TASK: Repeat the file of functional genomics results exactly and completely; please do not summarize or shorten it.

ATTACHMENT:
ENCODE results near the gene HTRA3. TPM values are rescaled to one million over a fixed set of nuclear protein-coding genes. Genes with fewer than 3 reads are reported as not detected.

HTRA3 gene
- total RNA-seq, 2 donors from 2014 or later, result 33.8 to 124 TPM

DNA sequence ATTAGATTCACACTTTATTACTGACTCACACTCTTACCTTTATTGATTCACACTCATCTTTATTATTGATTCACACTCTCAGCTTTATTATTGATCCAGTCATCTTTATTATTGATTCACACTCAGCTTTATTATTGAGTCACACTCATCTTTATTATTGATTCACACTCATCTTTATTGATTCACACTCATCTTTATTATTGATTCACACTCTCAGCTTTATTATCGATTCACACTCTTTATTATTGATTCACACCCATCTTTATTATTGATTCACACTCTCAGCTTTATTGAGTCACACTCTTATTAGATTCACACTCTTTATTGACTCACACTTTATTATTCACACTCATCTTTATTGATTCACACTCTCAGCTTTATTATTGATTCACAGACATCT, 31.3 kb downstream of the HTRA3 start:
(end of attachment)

ENCODE results near the gene HTRA3. TPM values are rescaled to one million over a fixed set of nuclear protein-coding genes. Genes with fewer than 3 reads are reported as not detected.

HTRA3 gene
- total RNA-seq, 2 donors from 2014 or later, result 33.8 to 124 TPM

DNA sequence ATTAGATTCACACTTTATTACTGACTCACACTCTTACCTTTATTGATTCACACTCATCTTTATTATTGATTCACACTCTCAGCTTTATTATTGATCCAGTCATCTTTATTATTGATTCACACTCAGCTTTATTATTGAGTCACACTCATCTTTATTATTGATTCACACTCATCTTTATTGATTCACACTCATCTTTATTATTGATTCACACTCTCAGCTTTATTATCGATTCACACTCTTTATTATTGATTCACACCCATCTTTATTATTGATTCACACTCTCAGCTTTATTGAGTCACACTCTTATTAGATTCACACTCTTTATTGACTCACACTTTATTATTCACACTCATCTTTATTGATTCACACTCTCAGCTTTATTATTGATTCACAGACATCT, 31.3 kb downstream of the HTRA3 start: